The team needs experience, so where can this come from? Who is affordable, who fits into the system? There must be emphasis on players who can successfully play the three formats. It is challenging to find such cricketers and looking overseas is a necessary step. Also, this recruitment can help the youngsters improve faster.
A fear of Sussex supporters is that all the success the team enjoyed during the 2000s was just a blip.
Managing the end of an outstanding group and creating a follow up team is so tough as succession is vital to maintain success. Was Sussex set-up structurally to deliver their next winning team? Perhaps, some sticking plaster was put over this issue and we all know plaster eventually falls off.
Sussex have dipped down - perhaps too far - where it is devilishly difficult to climb back up; but if this present and talented squad remain fit, I can see them doing well and credit must go to Keith (Greenfield) and Mark (Davis). So, I am optimistic for the club’s future.
I note you aren’t involved with social media with no personal Twitter or Facebook - is there a reason?
I don’t have the time or inclination for it. In my role, I don’t wish to get involved in Twitter debates with all sorts of people about a plethora of issues. I will engage with supporters but via forums and the club website.
Is your desire for privacy another part of the reason?
Yes, but I’ll be available and visible at the club ground. As a CEO you have to front up. It’s a big part of the role. If you are not prepared to do this you aren’t performing your job.
Are you planning to move to Brighton?
I live in South West London. I drive down to Brighton each day and commute that way, so I don’t see any reason to move.
How do you relax away from your work?
I am not sure I do (laughs). I love sport and enjoy watching it. I have a chequered footballing history. My childhood confused me in what teams to support. I grew up following the great Leeds side of the early 1970s, then I faced a crisis in the 1973 Cup Final when they played Sunderland as I supported them too. I was 10 years-old at the time.
When at Newcastle RFC, Kevin Keegan was manager of the football club, so I supported them, particularly as the rugby team was owned by Sir John Hall who also oversaw the football club.
Perhaps, you can support Brighton now?
(Smiles) I may well do. I play others sports like tennis and still enjoy a bit of cricket. I am told the Sussex club staff have an active side. Perhaps, I can join them for a few games?
You were born and raised in Yorkshire - do you follow the county side?
I played for their 2nd XI in the days when you had to be born in Yorkshire to play for the county. Although, I’ve never been a passionate supporter.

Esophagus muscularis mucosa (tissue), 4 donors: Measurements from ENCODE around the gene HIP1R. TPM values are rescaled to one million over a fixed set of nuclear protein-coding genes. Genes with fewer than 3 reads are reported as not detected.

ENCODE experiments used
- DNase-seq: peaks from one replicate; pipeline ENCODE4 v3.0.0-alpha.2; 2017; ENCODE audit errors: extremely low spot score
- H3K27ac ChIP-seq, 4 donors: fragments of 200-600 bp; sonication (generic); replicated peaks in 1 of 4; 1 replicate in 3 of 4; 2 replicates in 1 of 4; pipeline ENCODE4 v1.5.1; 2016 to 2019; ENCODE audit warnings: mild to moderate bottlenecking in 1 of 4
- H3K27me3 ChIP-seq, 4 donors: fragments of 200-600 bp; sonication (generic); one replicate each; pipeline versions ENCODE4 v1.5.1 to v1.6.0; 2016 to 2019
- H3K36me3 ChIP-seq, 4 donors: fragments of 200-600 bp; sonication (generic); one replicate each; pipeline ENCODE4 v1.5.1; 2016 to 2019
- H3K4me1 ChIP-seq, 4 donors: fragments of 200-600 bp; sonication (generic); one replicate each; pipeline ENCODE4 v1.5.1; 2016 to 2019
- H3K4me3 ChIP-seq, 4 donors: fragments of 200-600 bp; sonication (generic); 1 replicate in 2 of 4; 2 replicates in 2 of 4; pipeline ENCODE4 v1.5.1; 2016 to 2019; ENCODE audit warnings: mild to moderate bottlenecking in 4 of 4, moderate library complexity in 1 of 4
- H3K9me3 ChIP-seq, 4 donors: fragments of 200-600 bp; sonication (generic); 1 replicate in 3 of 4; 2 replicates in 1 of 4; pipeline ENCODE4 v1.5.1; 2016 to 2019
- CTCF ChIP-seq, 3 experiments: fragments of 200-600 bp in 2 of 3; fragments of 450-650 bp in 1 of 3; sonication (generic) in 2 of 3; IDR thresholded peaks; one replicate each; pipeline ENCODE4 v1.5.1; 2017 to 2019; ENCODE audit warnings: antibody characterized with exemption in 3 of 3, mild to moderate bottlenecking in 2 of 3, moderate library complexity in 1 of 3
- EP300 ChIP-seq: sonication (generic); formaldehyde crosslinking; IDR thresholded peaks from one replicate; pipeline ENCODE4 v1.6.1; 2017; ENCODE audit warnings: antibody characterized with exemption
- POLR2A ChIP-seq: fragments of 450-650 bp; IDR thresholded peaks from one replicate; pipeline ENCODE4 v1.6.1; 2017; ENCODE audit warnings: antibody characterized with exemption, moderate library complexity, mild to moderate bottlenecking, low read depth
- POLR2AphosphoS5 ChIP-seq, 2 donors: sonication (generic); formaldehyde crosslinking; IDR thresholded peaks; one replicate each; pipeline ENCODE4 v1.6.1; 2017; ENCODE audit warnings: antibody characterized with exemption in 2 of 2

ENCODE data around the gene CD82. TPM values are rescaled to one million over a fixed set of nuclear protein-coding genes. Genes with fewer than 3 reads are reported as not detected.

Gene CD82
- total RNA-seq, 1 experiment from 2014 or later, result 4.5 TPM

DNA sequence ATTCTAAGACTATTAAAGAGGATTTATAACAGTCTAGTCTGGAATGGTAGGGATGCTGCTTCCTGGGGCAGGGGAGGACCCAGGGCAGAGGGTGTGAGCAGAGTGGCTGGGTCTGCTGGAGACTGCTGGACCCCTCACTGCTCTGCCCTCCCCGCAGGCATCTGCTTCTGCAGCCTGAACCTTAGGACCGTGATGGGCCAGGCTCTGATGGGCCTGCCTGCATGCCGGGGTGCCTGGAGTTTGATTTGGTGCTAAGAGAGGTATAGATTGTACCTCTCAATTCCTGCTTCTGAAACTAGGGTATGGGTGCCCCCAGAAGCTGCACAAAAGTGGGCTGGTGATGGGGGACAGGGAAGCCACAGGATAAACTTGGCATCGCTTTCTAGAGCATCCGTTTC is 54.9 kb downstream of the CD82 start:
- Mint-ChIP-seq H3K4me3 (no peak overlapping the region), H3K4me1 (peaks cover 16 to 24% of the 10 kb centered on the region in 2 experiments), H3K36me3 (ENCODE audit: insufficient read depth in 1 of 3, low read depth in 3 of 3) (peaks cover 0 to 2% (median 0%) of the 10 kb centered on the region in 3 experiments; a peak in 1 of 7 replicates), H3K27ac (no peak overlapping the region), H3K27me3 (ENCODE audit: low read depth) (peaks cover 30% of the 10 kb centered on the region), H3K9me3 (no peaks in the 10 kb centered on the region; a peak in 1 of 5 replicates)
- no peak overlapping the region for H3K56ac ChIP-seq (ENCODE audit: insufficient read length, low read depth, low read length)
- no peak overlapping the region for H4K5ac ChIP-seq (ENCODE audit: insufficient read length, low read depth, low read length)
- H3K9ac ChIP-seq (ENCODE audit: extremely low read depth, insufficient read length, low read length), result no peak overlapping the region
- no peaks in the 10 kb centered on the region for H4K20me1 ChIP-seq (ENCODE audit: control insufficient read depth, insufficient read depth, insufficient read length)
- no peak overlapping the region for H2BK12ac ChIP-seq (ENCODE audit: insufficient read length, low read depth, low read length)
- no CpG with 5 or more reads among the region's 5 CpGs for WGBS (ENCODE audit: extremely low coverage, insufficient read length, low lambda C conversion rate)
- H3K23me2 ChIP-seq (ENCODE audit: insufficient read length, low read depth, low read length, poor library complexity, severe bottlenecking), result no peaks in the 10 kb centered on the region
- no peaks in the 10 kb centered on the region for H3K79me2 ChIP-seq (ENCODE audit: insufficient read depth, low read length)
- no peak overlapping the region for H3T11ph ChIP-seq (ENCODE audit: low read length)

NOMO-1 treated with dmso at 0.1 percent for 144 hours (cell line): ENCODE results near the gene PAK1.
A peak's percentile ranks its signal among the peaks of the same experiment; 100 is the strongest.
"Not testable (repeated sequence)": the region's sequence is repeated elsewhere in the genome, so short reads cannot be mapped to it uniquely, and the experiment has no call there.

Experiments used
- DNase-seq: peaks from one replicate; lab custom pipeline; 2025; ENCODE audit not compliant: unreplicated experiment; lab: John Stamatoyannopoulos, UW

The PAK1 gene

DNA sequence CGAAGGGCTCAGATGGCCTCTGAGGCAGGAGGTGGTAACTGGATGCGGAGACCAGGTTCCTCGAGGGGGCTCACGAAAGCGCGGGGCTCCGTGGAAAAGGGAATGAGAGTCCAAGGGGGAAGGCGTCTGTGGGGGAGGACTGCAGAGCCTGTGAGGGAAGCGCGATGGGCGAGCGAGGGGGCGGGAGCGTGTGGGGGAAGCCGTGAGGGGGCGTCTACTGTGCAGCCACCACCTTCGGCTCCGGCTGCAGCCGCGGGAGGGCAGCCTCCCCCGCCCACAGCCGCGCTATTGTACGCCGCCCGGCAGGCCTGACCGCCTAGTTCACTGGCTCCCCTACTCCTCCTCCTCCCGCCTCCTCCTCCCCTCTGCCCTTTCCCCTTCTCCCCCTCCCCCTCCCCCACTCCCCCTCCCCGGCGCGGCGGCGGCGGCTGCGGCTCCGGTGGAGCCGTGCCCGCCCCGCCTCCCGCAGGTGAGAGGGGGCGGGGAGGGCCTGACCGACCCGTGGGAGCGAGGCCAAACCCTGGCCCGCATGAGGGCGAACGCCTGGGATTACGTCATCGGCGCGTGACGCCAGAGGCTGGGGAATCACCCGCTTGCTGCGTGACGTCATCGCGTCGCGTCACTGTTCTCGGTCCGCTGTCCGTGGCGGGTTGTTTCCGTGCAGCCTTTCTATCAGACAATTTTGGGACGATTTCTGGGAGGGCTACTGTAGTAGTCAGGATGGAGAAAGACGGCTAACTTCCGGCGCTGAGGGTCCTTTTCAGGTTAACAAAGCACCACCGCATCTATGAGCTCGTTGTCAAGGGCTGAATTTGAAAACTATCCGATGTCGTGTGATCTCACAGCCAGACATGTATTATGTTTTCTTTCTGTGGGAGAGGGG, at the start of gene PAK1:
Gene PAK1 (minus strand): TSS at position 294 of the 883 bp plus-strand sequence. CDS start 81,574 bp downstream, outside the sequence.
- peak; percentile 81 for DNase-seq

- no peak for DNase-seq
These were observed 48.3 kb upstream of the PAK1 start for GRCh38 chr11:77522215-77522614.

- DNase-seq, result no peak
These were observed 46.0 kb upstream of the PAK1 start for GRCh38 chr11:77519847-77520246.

Are you a Geoffrey man?
I grew up watching him. I know Boycs a bit and we enjoy some occasional banter.
Where did the nickname Teflon-Don come from?
Who knows? I suspect it was some journalist that coined the phrase during my chequered career.
You are in your early fifties; you come over as a vital man, a person who has 10-15 years left in the professional locker-room; you have changed careers from rugby to cricket and come to Hove at a greatly reduced salary; is Sussex just a stepping stone where you’ll gain the necessary experience for a bigger cricketing role in the future?
Genuinely I have no idea. I have not planned my career. This is only my fourth job ever. But when I commit to something I do so whole-heartedly. I could be here five, ten or more years. On the other hand the Board might get sick of me after 12 months. I always carry out the best work I can for an organisation. I have only been here a month but already what I see excites me. I can’t wait for the cricket season to start and experience what it looks and feels like. Meanwhile, I’ll do whatever I can to make sure I leave the club in a better position than I found it… whenever that may be.
How did the nickname ‘squeaky’ come about?
When I first played for England I had the reputation of being squeaky clean. I believe it was one of the forwards. Perhaps, Mickey Skinner who coined the name. It’s one of those ridiculous dressing-room banter things.
Are you still called it?
It never fully stuck. Only three or four people from that England team might call me it now.
Certainly, a lot better than Will Carling’s nickname ‘Bumface’.
(Laughs) Yes, that’s true. Although, only two or three might call Will that when they see him. This was all 25 years ago, but we have to live with such things.
Follow Chris @WickedCricket